8. What present would I buy for an autistic person?
    Well, that would depend entirely on what the autistic person in question wanted! *grins* Honestly, verbal autistics can simply ask for things they want; those who are partially- or non-verbal are (unless they have serious gross motor coordination issues) perfectly capable of pointing to pictures, or writing, or other means of communication. (Which is, after all, part of the point of these questions! 😉 ) If I was told it was something like a Secret Santa (so I couldn’t just ask them directly what they wanted), and I didn’t know them personally, I would probably ask about their interests, and get them something based on that.

    9. Will you accept if autism is not cured?
    Hells, yes. Do I think the co-morbid issues that can arise with autism (epilepsy, GI issues, depression, anxiety, etc.) should try to be cured? Yes. But those aren’t autism. Autism is a semi-specific neurology, and quite frankly, as a science fiction fan (even before I was aware myself that I was autistic), I believed quite firmly in Star Trek’s Vulcans’ IDIC – Infinite Diversity in Infinite Combinations. It would be a very boring world if we were all the same. And quite probably not as “advanced” technologically as we are!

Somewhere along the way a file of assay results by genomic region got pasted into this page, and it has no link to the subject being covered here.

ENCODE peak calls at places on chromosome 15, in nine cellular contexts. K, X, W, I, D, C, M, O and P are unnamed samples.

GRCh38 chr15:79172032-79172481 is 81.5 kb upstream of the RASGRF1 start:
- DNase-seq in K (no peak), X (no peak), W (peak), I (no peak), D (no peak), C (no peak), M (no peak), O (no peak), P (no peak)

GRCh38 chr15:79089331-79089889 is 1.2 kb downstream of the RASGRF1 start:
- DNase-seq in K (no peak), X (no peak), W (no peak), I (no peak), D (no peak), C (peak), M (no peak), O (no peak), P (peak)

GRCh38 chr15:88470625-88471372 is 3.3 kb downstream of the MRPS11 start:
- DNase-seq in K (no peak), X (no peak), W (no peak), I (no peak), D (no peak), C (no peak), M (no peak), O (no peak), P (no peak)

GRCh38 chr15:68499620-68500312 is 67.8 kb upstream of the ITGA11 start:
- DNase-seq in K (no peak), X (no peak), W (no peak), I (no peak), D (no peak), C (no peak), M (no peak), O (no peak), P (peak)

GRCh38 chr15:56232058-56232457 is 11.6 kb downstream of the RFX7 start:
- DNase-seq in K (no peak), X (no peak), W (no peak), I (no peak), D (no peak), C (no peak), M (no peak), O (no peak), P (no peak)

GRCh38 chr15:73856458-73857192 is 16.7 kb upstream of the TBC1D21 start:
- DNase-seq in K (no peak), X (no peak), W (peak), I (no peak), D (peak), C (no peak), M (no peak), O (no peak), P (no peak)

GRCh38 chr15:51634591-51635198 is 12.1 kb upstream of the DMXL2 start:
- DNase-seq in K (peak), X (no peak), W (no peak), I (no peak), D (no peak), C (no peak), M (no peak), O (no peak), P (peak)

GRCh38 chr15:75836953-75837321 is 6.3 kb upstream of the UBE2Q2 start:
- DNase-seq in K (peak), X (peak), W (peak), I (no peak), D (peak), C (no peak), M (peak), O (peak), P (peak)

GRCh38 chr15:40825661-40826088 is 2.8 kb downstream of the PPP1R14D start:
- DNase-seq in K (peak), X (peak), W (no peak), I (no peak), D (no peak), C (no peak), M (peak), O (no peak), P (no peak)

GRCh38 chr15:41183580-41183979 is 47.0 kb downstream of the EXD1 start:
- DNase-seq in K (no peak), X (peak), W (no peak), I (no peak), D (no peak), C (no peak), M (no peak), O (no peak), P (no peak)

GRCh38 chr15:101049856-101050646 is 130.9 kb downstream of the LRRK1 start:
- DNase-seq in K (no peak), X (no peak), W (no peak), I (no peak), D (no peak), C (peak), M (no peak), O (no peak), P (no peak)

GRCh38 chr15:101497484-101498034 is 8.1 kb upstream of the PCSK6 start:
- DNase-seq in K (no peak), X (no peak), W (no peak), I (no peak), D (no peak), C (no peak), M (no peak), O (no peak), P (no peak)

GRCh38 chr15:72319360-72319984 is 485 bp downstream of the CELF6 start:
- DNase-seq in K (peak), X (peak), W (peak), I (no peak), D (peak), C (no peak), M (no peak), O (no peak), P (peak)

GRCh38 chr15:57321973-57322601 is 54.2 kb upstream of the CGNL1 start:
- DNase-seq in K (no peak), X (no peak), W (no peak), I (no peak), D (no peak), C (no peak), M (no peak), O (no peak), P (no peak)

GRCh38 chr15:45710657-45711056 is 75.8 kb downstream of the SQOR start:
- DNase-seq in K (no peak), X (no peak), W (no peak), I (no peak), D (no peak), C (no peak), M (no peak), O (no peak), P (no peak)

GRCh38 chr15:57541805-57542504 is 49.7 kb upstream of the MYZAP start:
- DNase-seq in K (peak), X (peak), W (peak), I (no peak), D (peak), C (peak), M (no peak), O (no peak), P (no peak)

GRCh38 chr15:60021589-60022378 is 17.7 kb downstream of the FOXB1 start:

I would like it if people understood and accepted our sensory needs, definitely. There’s an idea in the disability movement (not sure when it started, but I definitely think it applies to this): disability is not a personal issue; it’s an environmental one. That is to say – if people had the correct accomodations and supports, it would effectively be as though they were not “disabled”. Yes, they would still be autistic, or epileptic, or in a wheelchair, or deaf / hard of hearing, or blind – but the environment would be such that the negative elements of that would be minimized, if not eliminated. That is more what I look for and would want for autism.

    10. Did I enjoy the questions?
    Yes. Even if I hadn’t, they made me think, and analyze some of my own thoughts about things. But it was enjoyable answering them. 🙂

    Excellent set of questions, Emma. (And sorry for the long rambles! 😉 )

    🙂 tagAught